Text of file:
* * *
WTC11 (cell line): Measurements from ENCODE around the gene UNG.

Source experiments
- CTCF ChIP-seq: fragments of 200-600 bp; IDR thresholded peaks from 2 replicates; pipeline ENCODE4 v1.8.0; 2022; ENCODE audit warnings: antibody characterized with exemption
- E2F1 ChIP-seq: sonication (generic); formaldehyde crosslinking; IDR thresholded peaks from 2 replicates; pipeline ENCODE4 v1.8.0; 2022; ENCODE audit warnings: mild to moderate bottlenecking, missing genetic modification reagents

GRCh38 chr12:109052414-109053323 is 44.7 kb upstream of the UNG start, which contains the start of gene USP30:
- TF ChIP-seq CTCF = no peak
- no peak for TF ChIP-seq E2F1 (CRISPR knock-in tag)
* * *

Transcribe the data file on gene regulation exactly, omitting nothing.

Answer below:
WTC11 (cell line): Measurements from ENCODE around the gene UNG.

Source experiments
- CTCF ChIP-seq: fragments of 200-600 bp; IDR thresholded peaks from 2 replicates; pipeline ENCODE4 v1.8.0; 2022; ENCODE audit warnings: antibody characterized with exemption
- E2F1 ChIP-seq: sonication (generic); formaldehyde crosslinking; IDR thresholded peaks from 2 replicates; pipeline ENCODE4 v1.8.0; 2022; ENCODE audit warnings: mild to moderate bottlenecking, missing genetic modification reagents

GRCh38 chr12:109052414-109053323 is 44.7 kb upstream of the UNG start, which contains the start of gene USP30:
- TF ChIP-seq CTCF = no peak
- no peak for TF ChIP-seq E2F1 (CRISPR knock-in tag)